Back to the drawing board: Why repealing Obamacare piece-by-piece does more harm than good for health care reform

If the goal is to “repeal and replace” the Affordable Care Act, in whole or in part, then it is essential to understand the underlying economics to determine who will ultimately pay the price of formulating a new system.  

Demonstrators gather near Trump Tower in Chicago to celebrate the defeat of President Donald Trump's revision of the Affordable Care Act March 24, 2017. (Scott Olson/Getty Images)

Nearly a decade following the passage of The Patient Protection and Affordable Care Act (“ACA”), the American health care delivery system continues to face many of the same problems that the “Obamacare” reforms sought to address.  Prior to the ACA, 50 million Americans were without health insurance—more than 16 percent of the population.  Health care represented 17 percent of the nation’s gross domestic product, and costs were increasing faster than inflation rates.

The Act sought to achieve the “triple aim” of healthcare—improving the health outcomes through increased access, reducing per capita costs, and improving the quality of care.  While access to health care has certainly improved since implementation of the ACA, cost of care has only continued to rise, and improvements in health outcomes have been insignificant.  The inability of the ACA to accomplish this triple aim can largely be attributed to the constant state of change and instability in American health care law following the passage of the ACA, and the deep political divide surrounding health care policy.

Key Components of the ACA

Title I of the ACA addressed health insurance reforms, with key provisions designed as a set of interlocking requirements that The Center for American Progress has called, a “three-legged stool.”  Together, the reforms that make up the three-legged stool were meant to counterbalance one another to provide access to affordable health insurance to those who previously could not afford coverage.

The first leg includes requirements for health insurance companies to provide nondiscriminatory coverage through guaranteed issue and community rated premiums.  This means insurers are required to offer insurance to any applicant and set premiums on the basis of age.  This reform targeted the selective practices in the health insurance industry that previously allowed insurers to deny coverage or vary premiums based on health status or preexisting conditions.  Furthermore, insurance plans must meet new criteria and cover “essential health benefits” in order to be considered a qualified health plan sold on the ACA’s online insurance marketplaces.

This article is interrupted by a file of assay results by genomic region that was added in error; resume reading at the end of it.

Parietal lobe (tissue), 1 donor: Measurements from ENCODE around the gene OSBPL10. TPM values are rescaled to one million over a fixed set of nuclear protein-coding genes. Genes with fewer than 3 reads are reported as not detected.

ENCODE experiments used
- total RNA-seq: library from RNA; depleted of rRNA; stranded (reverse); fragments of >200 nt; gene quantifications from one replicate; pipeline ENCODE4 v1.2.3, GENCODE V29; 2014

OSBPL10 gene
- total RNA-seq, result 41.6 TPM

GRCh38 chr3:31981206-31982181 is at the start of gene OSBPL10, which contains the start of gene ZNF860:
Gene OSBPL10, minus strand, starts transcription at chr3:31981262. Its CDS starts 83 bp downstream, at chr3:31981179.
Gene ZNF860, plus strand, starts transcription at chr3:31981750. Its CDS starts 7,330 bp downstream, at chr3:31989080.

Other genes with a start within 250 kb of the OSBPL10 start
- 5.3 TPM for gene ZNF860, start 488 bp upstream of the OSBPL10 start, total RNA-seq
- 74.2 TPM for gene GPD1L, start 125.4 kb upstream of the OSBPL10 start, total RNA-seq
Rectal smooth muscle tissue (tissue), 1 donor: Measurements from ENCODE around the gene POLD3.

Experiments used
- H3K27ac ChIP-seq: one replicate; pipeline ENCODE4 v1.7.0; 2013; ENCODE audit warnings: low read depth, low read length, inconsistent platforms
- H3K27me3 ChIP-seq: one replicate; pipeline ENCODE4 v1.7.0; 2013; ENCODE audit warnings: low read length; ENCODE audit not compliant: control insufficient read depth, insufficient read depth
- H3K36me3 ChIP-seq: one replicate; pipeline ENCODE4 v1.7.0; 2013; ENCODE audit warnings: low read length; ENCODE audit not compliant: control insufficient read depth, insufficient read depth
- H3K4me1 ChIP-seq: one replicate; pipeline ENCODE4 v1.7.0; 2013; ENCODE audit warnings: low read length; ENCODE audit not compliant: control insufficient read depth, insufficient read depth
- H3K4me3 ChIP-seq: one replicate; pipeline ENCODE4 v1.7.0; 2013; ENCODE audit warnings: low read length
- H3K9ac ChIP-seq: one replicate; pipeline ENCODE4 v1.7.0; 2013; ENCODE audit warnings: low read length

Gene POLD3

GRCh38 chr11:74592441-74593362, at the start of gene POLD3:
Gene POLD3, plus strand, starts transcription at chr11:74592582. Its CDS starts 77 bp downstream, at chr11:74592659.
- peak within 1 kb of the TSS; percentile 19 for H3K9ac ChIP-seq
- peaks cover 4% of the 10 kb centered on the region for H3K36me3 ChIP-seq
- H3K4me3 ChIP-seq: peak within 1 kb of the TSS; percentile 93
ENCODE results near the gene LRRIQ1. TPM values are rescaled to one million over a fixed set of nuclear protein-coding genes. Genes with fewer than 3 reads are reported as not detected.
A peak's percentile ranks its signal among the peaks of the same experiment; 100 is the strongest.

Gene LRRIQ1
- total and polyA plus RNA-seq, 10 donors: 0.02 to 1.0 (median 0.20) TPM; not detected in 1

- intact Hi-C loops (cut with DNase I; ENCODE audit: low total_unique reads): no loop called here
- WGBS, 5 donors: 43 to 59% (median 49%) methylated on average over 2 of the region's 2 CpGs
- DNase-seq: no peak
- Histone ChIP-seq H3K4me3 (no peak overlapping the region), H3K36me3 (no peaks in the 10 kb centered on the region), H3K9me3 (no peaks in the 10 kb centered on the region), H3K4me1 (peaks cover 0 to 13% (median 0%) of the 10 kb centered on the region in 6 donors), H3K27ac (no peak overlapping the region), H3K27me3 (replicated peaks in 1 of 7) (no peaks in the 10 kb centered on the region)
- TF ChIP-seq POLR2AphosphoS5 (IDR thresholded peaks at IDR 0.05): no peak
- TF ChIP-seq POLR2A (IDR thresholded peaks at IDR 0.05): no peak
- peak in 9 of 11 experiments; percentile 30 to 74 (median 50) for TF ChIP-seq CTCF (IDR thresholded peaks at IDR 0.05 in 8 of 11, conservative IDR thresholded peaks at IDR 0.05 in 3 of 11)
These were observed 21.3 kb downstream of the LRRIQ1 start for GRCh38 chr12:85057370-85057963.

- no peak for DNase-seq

The second leg is the individual mandate, which required all individuals to have minimum essential coverage or pay a penalty.  The individual mandate served to widen the risk pool among consumers to include the young, old, healthy, and sick populations, thereby preventing adverse selection in the health insurance market.  The individual mandate was satisfied by purchasing individual coverage, enrolling in employer-sponsored coverage, or maintaining government coverage through federally funded programs like Medicare, Medicaid, or TRICARE.

The third leg provides premium assistance tax credits for individuals with incomes between 100 and 400 percent of the federal poverty level (“FPL”), and cost-sharing reduction (“CSR”) payments for those earning between 100 and 250 percent of the FPL.  These reforms serve as subsidies to make health insurance more affordable and thus increase overall access to health care.  The premium subsidies help to pay for the actual cost of health insurance coverage, while the cost-sharing reduction payments serve to reduce the out-of-pocket costs that individuals face with health insurance, such as deductibles, copays, and co-insurance.

Meaningful Impacts due to ACA Reforms

According to the National Center for Health Statistics Health Interview Survey, the number of uninsured Americans decreased from 16 percent in 2010 to only 8.9 percent in 2016.  The United States additionally saw a marked decrease in those who failed to obtain needed medical care due to cost, following the implementation of the ACA.

Title II of the ACA further accomplished an increase in access to health care through its expansion of the Medicaid program to cover all persons earning up to 138% of the federal poverty level.  This provision ultimately set a price floor for state Medicaid programs.  All but 14 states have opted to expand their Medicaid programs through the reforms set forth in the ACA, increasing Medicaid eligibility to cover not only the poor, but rather all citizens with incomes falling below the poverty level threshold.